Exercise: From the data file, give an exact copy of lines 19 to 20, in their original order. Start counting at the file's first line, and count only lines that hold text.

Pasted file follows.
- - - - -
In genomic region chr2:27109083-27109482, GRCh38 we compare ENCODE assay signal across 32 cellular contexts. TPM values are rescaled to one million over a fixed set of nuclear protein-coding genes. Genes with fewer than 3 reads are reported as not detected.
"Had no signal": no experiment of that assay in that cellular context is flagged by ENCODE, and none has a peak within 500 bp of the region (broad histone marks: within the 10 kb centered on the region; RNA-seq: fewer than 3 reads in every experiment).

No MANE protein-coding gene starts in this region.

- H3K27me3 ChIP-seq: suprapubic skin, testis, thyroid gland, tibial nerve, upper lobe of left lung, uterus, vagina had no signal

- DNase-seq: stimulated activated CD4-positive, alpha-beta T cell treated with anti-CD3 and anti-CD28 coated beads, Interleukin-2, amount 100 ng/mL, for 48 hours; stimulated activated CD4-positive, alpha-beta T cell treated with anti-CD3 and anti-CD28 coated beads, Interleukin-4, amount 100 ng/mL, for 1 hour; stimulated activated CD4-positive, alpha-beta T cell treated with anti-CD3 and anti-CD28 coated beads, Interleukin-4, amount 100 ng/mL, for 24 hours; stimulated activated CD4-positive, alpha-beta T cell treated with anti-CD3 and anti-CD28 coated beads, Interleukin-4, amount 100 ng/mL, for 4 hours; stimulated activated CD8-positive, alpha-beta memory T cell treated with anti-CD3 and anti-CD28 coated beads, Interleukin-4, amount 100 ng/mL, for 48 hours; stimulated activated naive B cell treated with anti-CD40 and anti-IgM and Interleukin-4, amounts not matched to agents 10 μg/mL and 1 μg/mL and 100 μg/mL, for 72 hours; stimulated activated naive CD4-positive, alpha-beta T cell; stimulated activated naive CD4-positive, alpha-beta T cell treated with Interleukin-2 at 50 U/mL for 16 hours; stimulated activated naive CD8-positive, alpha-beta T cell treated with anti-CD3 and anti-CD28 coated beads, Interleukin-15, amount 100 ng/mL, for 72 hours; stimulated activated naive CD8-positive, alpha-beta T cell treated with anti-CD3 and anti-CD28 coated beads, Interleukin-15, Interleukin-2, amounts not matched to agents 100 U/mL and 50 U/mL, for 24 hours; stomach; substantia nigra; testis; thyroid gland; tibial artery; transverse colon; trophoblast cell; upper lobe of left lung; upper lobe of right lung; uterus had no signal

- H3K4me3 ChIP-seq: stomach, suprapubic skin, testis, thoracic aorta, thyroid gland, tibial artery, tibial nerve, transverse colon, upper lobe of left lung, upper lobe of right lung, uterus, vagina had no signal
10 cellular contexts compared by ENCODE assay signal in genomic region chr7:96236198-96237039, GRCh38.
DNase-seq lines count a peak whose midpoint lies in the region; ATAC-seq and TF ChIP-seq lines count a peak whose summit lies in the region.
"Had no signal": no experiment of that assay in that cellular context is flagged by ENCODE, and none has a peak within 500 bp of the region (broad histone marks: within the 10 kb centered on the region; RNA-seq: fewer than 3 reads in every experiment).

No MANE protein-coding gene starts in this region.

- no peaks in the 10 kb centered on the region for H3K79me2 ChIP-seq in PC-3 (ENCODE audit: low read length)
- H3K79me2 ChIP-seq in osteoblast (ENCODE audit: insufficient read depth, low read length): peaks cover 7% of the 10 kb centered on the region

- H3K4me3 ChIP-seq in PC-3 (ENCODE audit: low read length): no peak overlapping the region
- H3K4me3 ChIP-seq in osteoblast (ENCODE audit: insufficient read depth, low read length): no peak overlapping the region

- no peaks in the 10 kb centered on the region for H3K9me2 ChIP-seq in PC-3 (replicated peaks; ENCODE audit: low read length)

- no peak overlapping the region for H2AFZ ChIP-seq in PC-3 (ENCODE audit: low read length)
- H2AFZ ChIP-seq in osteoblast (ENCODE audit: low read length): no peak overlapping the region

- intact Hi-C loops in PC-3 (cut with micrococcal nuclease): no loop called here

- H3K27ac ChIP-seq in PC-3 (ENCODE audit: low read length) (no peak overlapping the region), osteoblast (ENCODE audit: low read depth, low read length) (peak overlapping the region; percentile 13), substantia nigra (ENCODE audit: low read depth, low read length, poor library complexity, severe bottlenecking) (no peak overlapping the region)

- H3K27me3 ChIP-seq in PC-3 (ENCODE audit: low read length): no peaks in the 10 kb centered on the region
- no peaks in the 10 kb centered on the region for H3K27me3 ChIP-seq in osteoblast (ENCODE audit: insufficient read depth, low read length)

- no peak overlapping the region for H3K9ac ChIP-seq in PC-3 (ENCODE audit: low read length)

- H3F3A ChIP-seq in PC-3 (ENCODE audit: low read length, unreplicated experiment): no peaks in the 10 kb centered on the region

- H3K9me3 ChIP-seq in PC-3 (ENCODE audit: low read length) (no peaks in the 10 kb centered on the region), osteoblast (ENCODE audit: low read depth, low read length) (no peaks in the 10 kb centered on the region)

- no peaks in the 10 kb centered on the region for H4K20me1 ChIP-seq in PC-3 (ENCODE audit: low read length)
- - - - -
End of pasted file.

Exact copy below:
- H3K27ac ChIP-seq in PC-3 (ENCODE audit: low read length) (no peak overlapping the region), osteoblast (ENCODE audit: low read depth, low read length) (peak overlapping the region; percentile 13), substantia nigra (ENCODE audit: low read depth, low read length, poor library complexity, severe bottlenecking) (no peak overlapping the region)

- H3K27me3 ChIP-seq in PC-3 (ENCODE audit: low read length): no peaks in the 10 kb centered on the region